I’m sharing everything I know about writing books here: http://kath.pw

The Acceptable Audience: How many followers should I have before start creating?

I created my first successful product in just 10 days. I realized the creation process is as valuable as the product itself and I want to share it. Welcome to the Making-of The Mini-Guide for Writing a Super Complete Post in 20 Minutes.

This post is part of the new series on my blog, the Making-of The Mini-Guide! (All the chapters are here).

The Acceptable Audience: How many followers should I have before start creating?

None.

I really think you should start creating whether you have or not an audience.

That’s what I did. Yes, I had a blog and yes, I had followers but all of them were spanish followers. So, no one of them was really interested in buying an english guide to write posts quickly.

I had 3 people in my English list. And to be honest, I think those 3 email addresses were all mine because I was testing the Gumroad platform.

I sent an email letting those 3 people I’ll start creating a guide for writing quickly.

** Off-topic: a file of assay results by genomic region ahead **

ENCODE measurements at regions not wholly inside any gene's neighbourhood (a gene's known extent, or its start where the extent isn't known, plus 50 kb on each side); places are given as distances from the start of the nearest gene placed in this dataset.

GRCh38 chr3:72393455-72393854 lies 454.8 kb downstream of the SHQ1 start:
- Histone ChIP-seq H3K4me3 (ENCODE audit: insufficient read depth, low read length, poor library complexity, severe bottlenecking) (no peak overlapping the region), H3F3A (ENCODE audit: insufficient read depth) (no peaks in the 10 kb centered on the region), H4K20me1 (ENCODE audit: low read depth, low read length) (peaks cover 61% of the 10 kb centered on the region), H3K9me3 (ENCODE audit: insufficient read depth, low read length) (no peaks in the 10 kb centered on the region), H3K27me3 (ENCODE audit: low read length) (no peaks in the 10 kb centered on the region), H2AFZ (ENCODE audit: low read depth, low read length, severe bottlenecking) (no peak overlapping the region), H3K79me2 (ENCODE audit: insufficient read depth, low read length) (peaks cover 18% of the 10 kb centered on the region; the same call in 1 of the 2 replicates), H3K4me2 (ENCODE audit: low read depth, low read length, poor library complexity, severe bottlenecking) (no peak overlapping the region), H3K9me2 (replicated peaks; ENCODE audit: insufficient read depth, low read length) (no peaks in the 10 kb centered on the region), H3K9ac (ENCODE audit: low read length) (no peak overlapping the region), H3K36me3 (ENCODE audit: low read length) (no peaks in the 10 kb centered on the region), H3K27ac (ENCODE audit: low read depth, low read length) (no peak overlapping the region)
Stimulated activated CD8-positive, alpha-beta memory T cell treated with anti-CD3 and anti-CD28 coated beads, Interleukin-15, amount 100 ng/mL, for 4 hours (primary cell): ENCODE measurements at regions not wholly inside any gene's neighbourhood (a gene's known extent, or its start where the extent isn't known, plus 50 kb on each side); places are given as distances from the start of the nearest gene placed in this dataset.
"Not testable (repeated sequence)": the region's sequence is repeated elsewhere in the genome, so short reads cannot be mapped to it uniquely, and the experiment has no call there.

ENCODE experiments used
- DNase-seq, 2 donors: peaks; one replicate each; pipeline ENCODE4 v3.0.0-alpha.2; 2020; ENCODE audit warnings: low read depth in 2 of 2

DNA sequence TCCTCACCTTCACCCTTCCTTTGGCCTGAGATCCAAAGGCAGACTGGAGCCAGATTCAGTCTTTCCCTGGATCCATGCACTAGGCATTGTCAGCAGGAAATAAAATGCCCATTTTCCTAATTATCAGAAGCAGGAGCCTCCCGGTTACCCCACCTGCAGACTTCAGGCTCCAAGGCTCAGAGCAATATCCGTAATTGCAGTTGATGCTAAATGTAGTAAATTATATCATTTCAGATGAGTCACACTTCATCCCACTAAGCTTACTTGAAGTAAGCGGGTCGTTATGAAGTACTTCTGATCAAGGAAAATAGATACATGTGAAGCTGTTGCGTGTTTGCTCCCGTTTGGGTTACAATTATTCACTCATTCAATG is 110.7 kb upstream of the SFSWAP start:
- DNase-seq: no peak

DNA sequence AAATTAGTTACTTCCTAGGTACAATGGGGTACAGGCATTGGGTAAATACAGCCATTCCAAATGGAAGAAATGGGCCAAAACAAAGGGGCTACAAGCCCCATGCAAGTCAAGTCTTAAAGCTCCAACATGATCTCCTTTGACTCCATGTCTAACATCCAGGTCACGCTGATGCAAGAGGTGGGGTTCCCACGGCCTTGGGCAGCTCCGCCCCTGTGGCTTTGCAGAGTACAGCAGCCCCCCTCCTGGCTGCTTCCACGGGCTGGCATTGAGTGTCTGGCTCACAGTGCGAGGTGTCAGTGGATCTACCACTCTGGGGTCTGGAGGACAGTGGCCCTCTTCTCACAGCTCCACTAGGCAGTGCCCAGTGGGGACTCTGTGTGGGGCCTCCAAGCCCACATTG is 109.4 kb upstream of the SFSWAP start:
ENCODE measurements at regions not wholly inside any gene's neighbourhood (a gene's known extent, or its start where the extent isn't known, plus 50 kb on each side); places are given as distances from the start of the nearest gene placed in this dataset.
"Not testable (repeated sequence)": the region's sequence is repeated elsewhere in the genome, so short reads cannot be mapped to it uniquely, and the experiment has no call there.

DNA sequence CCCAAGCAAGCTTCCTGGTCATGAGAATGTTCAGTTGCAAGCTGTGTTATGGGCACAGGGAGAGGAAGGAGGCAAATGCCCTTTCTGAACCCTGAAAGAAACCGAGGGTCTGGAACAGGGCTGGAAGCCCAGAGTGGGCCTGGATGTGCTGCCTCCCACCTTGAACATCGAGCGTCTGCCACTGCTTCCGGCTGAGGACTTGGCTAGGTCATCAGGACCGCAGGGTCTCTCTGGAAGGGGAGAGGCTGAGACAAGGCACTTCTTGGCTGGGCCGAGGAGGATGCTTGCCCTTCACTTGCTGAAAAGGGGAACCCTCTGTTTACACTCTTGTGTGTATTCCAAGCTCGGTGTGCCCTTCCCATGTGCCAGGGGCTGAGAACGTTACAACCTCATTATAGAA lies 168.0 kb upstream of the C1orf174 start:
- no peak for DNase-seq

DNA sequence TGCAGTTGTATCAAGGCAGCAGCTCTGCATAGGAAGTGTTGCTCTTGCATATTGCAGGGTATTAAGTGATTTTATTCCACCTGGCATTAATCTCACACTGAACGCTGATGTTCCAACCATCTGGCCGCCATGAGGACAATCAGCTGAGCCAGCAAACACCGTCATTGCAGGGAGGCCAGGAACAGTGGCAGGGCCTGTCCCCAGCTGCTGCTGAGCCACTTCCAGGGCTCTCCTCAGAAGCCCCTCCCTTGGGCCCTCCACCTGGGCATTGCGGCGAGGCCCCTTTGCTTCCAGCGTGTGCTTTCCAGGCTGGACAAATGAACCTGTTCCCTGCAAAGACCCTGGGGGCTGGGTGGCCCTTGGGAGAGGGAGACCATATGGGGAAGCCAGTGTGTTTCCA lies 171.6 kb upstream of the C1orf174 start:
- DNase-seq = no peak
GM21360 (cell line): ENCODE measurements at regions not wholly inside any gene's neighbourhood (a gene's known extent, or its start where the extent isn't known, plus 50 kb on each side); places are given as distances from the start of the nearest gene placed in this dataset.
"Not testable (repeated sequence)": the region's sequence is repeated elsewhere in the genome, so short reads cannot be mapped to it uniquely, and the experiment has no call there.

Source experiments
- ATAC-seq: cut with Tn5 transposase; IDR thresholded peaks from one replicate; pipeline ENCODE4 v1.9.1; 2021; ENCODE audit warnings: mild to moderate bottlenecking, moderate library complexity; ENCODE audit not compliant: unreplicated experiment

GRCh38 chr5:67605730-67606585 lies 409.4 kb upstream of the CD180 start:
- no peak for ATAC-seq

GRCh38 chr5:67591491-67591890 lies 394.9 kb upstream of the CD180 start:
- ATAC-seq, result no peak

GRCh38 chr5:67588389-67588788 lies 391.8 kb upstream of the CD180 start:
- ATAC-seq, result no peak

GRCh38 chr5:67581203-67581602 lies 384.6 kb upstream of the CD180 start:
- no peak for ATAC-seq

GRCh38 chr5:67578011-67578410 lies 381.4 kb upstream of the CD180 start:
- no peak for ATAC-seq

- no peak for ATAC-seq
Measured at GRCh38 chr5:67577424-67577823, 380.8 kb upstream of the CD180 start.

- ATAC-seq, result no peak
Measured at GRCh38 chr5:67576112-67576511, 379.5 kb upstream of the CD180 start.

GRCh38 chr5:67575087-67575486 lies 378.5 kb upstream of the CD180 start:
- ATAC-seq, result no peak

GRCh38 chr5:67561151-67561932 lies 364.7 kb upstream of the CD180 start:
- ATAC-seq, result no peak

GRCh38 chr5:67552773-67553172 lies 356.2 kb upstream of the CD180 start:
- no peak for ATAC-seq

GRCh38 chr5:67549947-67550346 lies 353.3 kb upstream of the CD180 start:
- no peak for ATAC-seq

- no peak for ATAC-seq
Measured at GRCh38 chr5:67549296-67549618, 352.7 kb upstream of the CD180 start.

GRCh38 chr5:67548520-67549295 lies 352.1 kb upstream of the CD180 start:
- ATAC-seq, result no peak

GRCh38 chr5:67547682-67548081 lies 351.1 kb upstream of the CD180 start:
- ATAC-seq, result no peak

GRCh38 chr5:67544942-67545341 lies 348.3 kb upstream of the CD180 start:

But then, I shared in Social Media the message of the creation and that’s the moment the magic happened. 6 people joined the first day I shouted out about my creation.

I know it seems very few. But I don’t see it like that at all. Those first 6 people who jumped in the very first day I announced the mini-guide became my acceptable audience. But I’m very conscious that they appeared until the moment I started creating something.

When you dance, people dance with you.

If I had waited until the next waltz, I would’ve partied alone.

I didn’t wait until having a certain number of people who I could call my acceptable audience. And certainly, I was doing nothing that attracted an acceptable audience. But the minute my creation process started, that creation attracted an acceptable audience.

Do you know what was my first thought when I saw those “+6 new followers”: Wow, I had almost no one yesterday, and now I have 9!

So, don’t wait until having an acceptable audience to start creating.

What I really think you should do is to share as soon as possible when you start creating something.

You shouldn’t wait until you have certain amount of people interested, you should share what you’re creating to be of people’s interest!

This post is part of the new series on my blog, the Making-of The Mini-Guide where I share everything I know about writing books! (If you want to read all the past chapters go here).

The Mini-Guide for Writing a Super Complete Post in 20 Minutes was created under the Small Product Lab July 2015 hosted by Gumroad. I’m forever grateful with Gumroad and Small Product Lab for those 10 days.

If you want to read the next chapter of the Making-of The Mini-Guide when is ready, join here: http://kath.pw